Cancer is a disease of gene expression that leads to the progressive transformation of normal cells into malignant and metastatic tumor cells. Aberrant gene expression can result from genetic alterations activating oncogenes or inactivating tumor suppressor genes. In addition to the instructions contained in the DNA, a second level of information, the so-called epigenetic information, has recently emerged as another potent mechanism regulating gene expression that do not involve changes in the genotype. Recent studies provide compelling evidence that incorrect establishment and/or mis-interpretation of this epigenetic information, including DNA methylation, chromatin modifications and noncoding RNA expression, can also play an important role in cancer, thus informing novel approaches for chromatin therapies aimed at restoring a normal transcriptional program.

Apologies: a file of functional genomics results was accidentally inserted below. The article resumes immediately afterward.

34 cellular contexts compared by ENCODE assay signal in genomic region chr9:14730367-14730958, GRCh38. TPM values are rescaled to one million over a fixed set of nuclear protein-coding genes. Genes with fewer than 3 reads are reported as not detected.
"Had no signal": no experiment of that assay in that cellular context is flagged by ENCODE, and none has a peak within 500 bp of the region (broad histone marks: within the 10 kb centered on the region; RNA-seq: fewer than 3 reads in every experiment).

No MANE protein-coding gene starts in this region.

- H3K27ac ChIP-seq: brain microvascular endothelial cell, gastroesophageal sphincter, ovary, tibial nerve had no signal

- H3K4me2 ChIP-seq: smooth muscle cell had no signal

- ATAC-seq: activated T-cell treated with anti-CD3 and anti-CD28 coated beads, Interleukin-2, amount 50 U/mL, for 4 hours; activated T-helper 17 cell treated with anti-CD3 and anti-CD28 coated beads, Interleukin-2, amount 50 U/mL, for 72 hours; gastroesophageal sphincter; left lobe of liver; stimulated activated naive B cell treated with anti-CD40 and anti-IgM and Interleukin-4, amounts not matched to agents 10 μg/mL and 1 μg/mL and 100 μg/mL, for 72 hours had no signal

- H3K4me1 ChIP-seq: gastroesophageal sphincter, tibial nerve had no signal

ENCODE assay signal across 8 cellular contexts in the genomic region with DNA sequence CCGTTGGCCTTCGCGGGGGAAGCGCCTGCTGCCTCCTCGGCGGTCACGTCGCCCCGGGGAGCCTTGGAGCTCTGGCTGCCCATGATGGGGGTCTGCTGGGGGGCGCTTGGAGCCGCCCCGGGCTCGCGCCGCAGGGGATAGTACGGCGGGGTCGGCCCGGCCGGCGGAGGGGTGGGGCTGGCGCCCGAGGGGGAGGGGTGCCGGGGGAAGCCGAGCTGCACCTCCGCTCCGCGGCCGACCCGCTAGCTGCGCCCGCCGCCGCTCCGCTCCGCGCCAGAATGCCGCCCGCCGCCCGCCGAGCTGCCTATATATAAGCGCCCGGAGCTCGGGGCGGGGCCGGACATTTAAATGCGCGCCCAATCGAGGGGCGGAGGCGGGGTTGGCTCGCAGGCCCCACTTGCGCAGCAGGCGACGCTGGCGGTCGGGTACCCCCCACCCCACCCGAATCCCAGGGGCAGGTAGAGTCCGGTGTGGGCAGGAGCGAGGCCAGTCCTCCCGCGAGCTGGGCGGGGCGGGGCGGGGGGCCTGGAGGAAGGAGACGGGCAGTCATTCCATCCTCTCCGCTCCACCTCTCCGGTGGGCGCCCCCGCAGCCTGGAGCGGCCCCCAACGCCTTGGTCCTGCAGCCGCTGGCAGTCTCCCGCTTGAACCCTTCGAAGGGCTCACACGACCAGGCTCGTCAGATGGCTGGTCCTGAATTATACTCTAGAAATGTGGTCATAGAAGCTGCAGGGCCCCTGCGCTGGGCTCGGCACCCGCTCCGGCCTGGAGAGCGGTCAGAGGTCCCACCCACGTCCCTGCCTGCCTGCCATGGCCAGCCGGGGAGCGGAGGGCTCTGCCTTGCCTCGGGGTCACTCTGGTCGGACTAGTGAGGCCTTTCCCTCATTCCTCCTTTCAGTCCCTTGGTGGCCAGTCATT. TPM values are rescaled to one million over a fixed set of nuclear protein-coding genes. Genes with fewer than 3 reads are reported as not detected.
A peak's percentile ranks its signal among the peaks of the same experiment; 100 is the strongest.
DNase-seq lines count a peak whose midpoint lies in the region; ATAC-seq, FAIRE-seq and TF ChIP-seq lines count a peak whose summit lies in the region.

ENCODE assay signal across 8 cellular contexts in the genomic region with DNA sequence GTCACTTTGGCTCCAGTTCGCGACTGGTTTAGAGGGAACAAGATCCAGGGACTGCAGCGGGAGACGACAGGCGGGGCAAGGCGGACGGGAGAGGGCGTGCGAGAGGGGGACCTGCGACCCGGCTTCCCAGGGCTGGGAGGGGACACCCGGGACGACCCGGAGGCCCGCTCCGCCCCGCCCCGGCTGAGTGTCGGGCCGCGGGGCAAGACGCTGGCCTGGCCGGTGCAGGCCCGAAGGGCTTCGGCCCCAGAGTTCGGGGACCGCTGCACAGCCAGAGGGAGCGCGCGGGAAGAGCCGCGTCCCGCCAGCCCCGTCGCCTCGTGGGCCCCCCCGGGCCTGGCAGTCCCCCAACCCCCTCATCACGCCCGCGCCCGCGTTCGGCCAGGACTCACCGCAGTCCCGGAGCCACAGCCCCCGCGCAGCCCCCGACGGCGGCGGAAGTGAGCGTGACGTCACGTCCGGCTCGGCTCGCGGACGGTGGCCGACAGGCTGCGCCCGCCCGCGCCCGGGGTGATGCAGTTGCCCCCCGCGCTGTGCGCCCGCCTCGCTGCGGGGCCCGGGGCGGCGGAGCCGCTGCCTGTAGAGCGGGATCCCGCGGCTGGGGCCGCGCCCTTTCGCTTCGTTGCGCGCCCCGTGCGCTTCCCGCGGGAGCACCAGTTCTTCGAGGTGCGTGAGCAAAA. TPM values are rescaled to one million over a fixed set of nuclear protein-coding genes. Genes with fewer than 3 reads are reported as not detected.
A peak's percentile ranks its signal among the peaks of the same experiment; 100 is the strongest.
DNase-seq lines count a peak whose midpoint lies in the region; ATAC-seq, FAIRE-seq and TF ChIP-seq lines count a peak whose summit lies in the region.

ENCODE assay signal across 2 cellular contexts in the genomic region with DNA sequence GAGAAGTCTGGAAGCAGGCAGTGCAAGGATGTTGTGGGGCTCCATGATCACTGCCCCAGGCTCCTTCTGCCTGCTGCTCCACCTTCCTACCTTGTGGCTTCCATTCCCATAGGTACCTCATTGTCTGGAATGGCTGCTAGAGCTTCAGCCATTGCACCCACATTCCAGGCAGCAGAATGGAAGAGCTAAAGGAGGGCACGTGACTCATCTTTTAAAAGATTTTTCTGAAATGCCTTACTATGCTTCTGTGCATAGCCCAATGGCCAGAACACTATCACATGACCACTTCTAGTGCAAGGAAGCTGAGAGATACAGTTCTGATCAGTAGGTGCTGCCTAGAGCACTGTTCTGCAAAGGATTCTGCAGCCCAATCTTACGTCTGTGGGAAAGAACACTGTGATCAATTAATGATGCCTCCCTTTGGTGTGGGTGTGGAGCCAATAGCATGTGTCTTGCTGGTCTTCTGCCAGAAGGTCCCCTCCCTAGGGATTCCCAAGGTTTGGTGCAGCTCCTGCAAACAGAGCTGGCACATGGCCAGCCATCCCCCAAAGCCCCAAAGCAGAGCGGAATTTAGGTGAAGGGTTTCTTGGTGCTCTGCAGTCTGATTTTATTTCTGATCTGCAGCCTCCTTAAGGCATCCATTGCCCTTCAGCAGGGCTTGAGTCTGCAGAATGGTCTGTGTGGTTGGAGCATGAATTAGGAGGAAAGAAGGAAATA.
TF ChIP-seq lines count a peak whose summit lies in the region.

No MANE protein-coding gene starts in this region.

Our laboratory is interested in studying the cellular and molecular mechanisms underlying normal and pathological cell fates with a particular emphasis on cancer. We are investigating the importance of the post-translational modification by SUMO in chromatin biology and gene expression in healthy and cancer cells and understanding how this modification regulate cell homeostasis and cell plasticity at the chromatin level. We are also developing an integrated genome-wide profiling approach to dissect the molecular bases of hepatocellular carcinoma development in adolescents and young adults. Ultimately, we hope that our research will bring new contributions in understanding the mechanisms that underlie cancer initiation with a view toward therapeutic strategies seeking to manipulate sumoylation levels in regenerative medicine and cancer treatment.